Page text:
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See other posts from October 2013

Bill Dunford profile thumbnail

The Strangest Place on the Moon?

Posted By Bill Dunford

2013/10/21 02:00 CDT

Topics: pretty pictures, Lunar Reconnaissance Orbiter, the Moon

It's always rewarding to wander the surface of the Moon using the archive of images captured by the Lunar Reconnaissance Orbiter. It's full of pictures that show off the Moon's stark beauty, pictures so sharp you can see right down to individual boulders on the surface. Exploring the craters, ridges, and rilles seen in the archive usually elicits a "Nice" or sometimes even a "Wow!"

It's more unusual to find a "What the hell is that?"

But that's what I said when I stumbled across this recent view of Lacus Felicitatis (the "Lake of Happiness"). There's a D-shaped depression about two kilometers wide and 30 meters deep. It's filled with domes of smooth, dark material rising above rough, mostly crater-less light material. Its features look unusually sharp (and therefore probably relatively young).

Oblique Ina

NASA/GSFC/ASU

Oblique Ina
The Lunar Reconnaissance Orbiter captured this new perspective on an unusual feature: the D-shaped "Ina" with its domes and fresh terrain. Ina is about 2 kilometers wide. North is to the right.

I discovered I wasn't the first one to notice this place. Apollo astronauts took note and photographed it from orbit. The feature came to be known as Ina.

Then in the 1990s pictures from the Clementine spacecraft showed that Ina's colors resembled those of very young impact craters, although Ina is definitely not that kind of crater.

More recently, scientists looked at the best available pictures of Ina, and noted a relative lack of impact craters in the low-lying, light materials. They decided it must be very young. They concluded that Ina is a volcanic feature, the caldera of a low shield volcano, and speculated that perhaps it's a site where—even today—gasses from deep underground might be escaping. Such outgassing events could even be the source of the mysterious flashes of light that amateur astronomers report seeing on the lunar surface from time to time.

Then the Lunar Reconnaissance Orbiter sent down even sharper pictures, up to ten times sharper, like this one. As happens so often in science, the new information raised more questions than it answered.

Closeup on Ina

NASA/GSFC/ASU

Closeup on Ina
A close view of the unusual Ina formation from the powerful Lunar Reconnaissance Orbiter Camera. It can be hard to see which parts of the terrain rise and which fall. It may help to point out that the darker areas in this image are generally higher than the light areas, the lower part of the picture is closer to the camera than the top part, and the light is coming from the lower left.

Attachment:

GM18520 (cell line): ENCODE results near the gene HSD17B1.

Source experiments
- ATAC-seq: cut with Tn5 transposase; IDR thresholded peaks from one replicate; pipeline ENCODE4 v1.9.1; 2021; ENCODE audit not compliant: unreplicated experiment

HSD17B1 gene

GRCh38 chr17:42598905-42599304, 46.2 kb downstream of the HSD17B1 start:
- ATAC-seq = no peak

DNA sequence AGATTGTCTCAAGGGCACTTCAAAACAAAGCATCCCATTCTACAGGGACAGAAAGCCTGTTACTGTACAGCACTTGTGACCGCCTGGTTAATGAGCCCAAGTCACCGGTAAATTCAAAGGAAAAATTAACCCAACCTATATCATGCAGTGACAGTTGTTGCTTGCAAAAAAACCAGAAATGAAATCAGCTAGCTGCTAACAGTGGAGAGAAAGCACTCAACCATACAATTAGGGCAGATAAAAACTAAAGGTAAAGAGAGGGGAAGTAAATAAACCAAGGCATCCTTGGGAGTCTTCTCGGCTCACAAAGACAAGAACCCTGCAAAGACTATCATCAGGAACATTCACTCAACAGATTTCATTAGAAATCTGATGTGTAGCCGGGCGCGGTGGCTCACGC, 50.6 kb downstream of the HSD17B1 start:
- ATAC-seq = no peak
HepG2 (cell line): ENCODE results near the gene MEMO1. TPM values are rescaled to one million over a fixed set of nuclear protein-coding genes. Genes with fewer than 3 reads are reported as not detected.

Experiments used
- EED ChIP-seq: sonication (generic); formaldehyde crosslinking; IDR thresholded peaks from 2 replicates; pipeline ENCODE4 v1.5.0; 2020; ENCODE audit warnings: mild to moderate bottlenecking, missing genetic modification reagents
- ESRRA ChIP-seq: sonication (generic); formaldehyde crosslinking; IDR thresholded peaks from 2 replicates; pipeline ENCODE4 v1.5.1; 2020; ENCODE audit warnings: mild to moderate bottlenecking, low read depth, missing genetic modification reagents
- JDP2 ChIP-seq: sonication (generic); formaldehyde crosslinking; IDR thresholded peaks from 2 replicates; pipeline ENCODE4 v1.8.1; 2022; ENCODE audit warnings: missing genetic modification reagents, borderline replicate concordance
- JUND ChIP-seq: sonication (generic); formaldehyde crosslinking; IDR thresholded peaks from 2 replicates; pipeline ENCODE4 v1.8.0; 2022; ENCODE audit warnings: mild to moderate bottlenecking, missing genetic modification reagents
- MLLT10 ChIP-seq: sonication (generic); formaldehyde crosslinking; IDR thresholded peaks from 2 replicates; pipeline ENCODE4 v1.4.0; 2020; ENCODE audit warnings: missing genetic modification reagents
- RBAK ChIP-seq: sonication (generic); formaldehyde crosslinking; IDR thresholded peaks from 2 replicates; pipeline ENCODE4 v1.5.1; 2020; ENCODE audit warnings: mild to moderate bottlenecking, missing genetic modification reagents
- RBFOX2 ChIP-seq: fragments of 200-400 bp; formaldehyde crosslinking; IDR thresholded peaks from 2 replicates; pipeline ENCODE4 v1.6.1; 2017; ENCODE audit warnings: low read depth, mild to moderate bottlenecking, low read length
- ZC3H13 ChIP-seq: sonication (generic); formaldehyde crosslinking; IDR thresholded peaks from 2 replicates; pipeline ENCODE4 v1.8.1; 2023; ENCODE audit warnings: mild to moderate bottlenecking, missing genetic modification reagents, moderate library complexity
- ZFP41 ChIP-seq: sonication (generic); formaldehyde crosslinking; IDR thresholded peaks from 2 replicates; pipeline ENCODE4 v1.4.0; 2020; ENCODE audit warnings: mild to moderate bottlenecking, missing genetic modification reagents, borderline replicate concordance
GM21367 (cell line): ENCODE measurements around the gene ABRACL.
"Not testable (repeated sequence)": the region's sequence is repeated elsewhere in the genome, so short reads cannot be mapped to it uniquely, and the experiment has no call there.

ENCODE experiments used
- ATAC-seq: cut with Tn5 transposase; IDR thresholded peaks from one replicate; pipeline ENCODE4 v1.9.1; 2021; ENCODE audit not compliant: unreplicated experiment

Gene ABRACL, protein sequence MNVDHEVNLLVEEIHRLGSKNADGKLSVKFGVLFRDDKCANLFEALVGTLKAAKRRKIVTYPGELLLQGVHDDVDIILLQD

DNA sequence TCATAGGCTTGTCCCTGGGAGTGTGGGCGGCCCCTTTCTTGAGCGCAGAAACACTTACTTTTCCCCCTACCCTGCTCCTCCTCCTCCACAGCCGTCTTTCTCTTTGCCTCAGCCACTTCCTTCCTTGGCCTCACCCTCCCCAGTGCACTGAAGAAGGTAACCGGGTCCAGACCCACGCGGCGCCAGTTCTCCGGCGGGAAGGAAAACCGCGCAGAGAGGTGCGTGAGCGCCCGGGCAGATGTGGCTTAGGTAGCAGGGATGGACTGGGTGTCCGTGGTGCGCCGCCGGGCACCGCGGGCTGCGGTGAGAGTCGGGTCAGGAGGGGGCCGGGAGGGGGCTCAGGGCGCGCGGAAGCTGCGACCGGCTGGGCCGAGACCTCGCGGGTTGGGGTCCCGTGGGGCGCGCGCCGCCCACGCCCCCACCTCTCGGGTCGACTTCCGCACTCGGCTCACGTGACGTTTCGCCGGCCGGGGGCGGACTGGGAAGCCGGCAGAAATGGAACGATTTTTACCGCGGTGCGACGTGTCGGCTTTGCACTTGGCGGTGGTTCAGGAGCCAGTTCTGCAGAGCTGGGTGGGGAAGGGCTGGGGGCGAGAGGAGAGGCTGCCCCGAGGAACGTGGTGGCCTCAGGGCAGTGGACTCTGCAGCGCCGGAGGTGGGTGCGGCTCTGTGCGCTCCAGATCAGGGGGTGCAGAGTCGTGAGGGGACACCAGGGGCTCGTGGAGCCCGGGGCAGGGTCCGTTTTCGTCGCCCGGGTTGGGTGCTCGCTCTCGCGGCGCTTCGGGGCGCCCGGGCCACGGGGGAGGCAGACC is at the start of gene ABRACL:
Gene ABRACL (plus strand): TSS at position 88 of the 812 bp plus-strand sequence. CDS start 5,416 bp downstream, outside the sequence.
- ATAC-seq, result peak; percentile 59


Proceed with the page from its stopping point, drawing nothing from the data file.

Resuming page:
Lunar explorers saw that while the lighter material is indeed probably younger that the blobs of darker material, it's not without craters of its own, and may not be all that much younger than the surrounding plains. Rather than places where the ground collapsed, as in an earthly caldera, the lighter areas may be thick lava that flowed between the dark mounds.

We know the Moon better than any other place outside Earth. The strange topography of Ina, however, serves as a reminder that the Moon still guards some of its most interesting secrets.

 

Read more blog entries about: pretty pictures, Lunar Reconnaissance Orbiter, the Moon

Comments:

Tony Mach: 10/21/2013 03:02 CDT

This reminds me of the time I painted the walls in my flat. I had previously put some plaster on the wall, and in the areas were there was plaster the wall was dusty, and the paint just wouldn't want to stick to the wall - the dust had repelled the paint. So to me it looks like the lava flowed over some dusty area that repelled the lava somewhat (hence it looks a bit like frozen drops of water or frozen drops of wax to me). Could it be that the light areas are actually *older*, but that the loose material hides craters pretty well?

Bob Ware: 10/21/2013 05:16 CDT

I'm not a geologist or even a geology student but could this zone be an area of 2 upwellings of differentiating magma that happened to breach the surface and freeze as is? The "craters", which lack ejecta blankets may just be gas vents instead. Upwelling two pushes through upwelling one making the seen pattern. As for a flow, may be so however I don't see any flow characteristics because everything is so compartmentalized.

Bill Campbell: 10/22/2013 11:28 CDT

Great article Bill. Would be neat to spot this with my 10 inch Dob telescope but may be too small? Even with a top eye piece etc?

Bill Dunford: 10/23/2013 10:22 CDT

I enjoyed your speculation, Tony and Bob. Hopefully future exploration will settle the question. Bill, I'm not an amateur astronomer, but from what I've read it's possible, but very challenging.

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